One week after her husband, Hancock County sheriff’s Deputy Luke Gross, was killed on-duty, Lauren Gross said the loss of her husband, who she described as kind and dutiful, was incalculable.
“Luke was my hero. He was larger than life,” Lauren Gross said. “Not just because of the badge he wore, but because of the man he was.”
About 1,000 officers, family members, friends and residents remembered Luke Gross as a humble man who loved life, service and his family in a funeral at the Cross Insurance Center in Bangor on Thursday.
Gross, 44, was struck and killed while responding to a single-vehicle crash on Route 3 in Trenton in the early hours of Sept. 23. The deputy was cleaning up debris left on the road when he was struck from behind by a pickup truck.
Family members and law enforcement officers praised Gross’ character, especially his positive mindset and passion for his community. The death of officers on duty is rare in Maine, which can go years without a law enforcement death. Ceremonies for such officers often not only memorialize the fallen officer but celebrate the work of officers across the state and country.
Some of the most heartbreaking moments of the ceremony came when Luke Gross’ family spoke. Some audibly wept as his two children said what they’d miss about their father. Thirteen-year-old Ryan lamented that he wouldn’t get to do everything he had planned to do with his father but praised how Gross had taught him perseverance, positivity and to stand up for himself.
Alissa, 9, said that she would never forget the wonderful moments she had with her dad.
“You were always there for me when I needed you the most,” Alissa said. “I know you’ll follow me everywhere.”
Pastor Peter Remick, of the United Methodist Church in Bucksport, reflected on the “unbearable pain” of unexpected tragedy. Yet, he implored mourners not to let the moment bring them to cynicism:
“Death may have called us here today,” Remick said. “But it is life that holds us here.”
Remick spoke about Gross’ upbringing, largely in Bucksport, especially the adversity he faced at a young age. Those hardships drove him toward policing: it was a way he could help better the lives of others, Remick said.
Hundreds of officers attended the service from across Maine. That included one deputy from all 16 Maine counties and all six New England states, each of which was on hand to present their county and state flags in the opening of the ceremony.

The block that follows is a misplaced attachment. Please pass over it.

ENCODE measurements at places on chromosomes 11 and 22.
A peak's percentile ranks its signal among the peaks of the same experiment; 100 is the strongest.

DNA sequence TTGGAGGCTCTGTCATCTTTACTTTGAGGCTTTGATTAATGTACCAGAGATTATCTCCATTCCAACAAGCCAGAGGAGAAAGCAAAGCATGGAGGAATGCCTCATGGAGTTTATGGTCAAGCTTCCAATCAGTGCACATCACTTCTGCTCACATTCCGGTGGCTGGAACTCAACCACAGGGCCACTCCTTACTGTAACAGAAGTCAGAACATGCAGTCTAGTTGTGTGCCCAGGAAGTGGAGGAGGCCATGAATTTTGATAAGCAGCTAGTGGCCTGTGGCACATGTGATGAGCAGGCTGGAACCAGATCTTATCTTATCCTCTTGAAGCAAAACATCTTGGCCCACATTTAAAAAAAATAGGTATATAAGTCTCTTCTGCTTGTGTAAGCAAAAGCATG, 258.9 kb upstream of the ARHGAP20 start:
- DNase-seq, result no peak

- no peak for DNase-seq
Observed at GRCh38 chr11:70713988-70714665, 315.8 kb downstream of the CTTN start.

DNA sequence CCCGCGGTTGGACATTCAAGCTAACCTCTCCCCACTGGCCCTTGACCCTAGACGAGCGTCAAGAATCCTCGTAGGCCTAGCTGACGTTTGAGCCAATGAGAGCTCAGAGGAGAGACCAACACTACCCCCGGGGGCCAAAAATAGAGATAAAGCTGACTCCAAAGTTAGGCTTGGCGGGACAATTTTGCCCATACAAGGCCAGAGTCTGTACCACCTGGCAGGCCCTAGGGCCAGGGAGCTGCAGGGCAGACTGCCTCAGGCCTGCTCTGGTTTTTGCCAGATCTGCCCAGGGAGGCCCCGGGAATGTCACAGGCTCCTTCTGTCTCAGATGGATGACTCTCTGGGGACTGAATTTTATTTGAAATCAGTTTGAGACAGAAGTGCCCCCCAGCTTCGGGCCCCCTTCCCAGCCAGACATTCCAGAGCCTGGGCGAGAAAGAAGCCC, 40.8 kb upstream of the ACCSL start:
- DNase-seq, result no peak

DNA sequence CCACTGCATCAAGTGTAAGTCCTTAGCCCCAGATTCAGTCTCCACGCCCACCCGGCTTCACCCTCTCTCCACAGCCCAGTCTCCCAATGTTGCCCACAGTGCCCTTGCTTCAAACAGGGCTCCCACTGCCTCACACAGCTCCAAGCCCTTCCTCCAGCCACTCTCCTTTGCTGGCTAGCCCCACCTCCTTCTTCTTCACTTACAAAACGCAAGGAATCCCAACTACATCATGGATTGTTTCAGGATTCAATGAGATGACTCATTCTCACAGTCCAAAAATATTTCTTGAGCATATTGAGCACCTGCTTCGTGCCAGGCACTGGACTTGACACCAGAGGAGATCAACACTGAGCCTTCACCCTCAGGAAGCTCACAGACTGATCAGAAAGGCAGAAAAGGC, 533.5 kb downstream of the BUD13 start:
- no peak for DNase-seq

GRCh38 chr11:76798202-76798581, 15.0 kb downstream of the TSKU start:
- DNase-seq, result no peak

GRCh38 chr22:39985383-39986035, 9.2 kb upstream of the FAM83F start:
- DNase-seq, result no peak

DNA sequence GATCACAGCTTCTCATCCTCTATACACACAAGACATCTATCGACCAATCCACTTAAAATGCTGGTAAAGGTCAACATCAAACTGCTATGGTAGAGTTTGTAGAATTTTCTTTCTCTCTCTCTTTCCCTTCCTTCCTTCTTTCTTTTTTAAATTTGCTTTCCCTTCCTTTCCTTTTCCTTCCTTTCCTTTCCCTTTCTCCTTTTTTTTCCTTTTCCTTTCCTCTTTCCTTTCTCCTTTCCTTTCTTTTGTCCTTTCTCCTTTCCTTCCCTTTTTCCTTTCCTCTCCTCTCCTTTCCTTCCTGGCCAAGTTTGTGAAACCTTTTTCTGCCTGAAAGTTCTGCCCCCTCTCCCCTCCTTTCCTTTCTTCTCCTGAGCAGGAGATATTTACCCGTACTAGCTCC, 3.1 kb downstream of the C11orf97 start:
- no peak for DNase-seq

The stage was decorated with the mementos of Gross’, including his sheriff’s uniform, boots and hat, along with his squad car, on which a bouquet of flowers was placed. There was also a sign for Camp Postcard, an Ellsworth camp where he volunteered as a counselor and a banner for drug education program DARE. Gross was a DARE officer for the Hancock County Sheriff’s Department.
Many noted Gross’ sense of humor and child-like love for life, including Hancock County Sheriff Scott Kane. Kane, who worked with the fallen deputy for 18 years, said he had never once heard someone call Luke Gross rude or unkind.
“Luke could always be counted on to help his coworkers, no matter what the situation,” said Kane
Gross was the first officer from the Hancock County Sheriff’s Department to die on-duty since two drowned in 1911. As Kane grew emotional, he said the loss will never be forgotten by the department. While he will be replaced, his call number will be retired.
“He lost his life doing what he loved and was trained to do,” Kane said. “None of us will ever be the same again.”
The most tragic and influential moment in Luke Gross’s life came when his mother, who had raised him as a single parent, died while he was in his early teens, his cousin Larry Clement said. After his mother was taken to the hospital, an Ellsworth police officer had waited with Gross at his home as family came so he wouldn’t be alone during that difficult time.
“Luke never forgot that feeling,” Clement said. “How an officer of the law had provided comfort and security.”
Gross’ funeral was the fourth held for a Maine officer who died in the line of duty in a decade. The last came after Detective Ben Campbell of Maine State Police was struck by a tire that came off a passing logging truck while helping a motorist whose car had slid off the road in April 2019. About 3,000 attended Campbell’s funeral in Portland the following week.
Gov. Janet Mills attended the memorial though she did not speak. She could be seen sitting in the upper rows wearing a face mask. Seated with her were Public Safety Commissioner Mike Sauschuck, Inland Fisheries and Wildlife Commissioner Judy Camuso and Sen. Susan Deschambault, D-York.